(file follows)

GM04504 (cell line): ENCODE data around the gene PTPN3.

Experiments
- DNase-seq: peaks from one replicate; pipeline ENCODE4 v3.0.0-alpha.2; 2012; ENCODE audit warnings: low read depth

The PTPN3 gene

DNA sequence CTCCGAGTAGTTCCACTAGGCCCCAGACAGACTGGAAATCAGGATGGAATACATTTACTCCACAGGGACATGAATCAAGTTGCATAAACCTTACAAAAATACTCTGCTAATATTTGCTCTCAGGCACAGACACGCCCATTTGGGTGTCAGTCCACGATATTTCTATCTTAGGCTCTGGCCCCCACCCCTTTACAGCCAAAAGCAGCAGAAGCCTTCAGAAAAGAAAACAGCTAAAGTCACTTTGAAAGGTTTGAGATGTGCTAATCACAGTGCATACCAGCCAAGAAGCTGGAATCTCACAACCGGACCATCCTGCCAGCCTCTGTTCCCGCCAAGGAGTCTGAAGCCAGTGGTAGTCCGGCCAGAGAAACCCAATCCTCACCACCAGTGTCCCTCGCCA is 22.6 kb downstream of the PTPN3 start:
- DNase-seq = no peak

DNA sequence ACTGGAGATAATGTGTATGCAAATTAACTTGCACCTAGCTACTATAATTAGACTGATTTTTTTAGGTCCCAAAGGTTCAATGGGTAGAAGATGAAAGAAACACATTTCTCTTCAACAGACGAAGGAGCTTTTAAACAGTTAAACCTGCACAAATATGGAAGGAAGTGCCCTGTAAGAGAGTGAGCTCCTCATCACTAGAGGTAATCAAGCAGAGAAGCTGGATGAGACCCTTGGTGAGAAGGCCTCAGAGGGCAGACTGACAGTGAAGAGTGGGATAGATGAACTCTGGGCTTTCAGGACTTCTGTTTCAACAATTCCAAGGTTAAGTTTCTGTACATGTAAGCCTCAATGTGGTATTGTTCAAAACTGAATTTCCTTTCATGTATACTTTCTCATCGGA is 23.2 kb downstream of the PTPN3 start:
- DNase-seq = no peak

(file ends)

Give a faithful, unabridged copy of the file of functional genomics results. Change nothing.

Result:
GM04504 (cell line): ENCODE data around the gene PTPN3.

Experiments
- DNase-seq: peaks from one replicate; pipeline ENCODE4 v3.0.0-alpha.2; 2012; ENCODE audit warnings: low read depth

The PTPN3 gene

DNA sequence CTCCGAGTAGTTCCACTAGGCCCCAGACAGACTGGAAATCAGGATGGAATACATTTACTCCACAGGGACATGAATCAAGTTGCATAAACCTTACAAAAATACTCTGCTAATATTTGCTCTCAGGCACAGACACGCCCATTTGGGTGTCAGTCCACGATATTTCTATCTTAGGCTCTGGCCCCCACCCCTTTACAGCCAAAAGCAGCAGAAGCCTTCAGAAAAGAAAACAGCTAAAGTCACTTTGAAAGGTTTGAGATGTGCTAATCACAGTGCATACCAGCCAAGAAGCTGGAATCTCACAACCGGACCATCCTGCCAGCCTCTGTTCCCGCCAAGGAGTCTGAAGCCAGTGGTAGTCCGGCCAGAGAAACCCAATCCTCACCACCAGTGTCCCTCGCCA is 22.6 kb downstream of the PTPN3 start:
- DNase-seq = no peak

DNA sequence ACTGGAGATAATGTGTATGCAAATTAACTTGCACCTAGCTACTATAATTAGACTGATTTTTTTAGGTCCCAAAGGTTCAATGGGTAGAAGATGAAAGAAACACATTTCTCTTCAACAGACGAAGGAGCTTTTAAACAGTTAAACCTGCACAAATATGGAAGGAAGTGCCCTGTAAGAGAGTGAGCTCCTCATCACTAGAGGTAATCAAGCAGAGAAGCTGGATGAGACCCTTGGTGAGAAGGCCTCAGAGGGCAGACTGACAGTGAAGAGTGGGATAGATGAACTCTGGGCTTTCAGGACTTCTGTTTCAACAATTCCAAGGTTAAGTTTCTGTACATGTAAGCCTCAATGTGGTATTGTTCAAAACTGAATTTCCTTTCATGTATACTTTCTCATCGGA is 23.2 kb downstream of the PTPN3 start:
- DNase-seq = no peak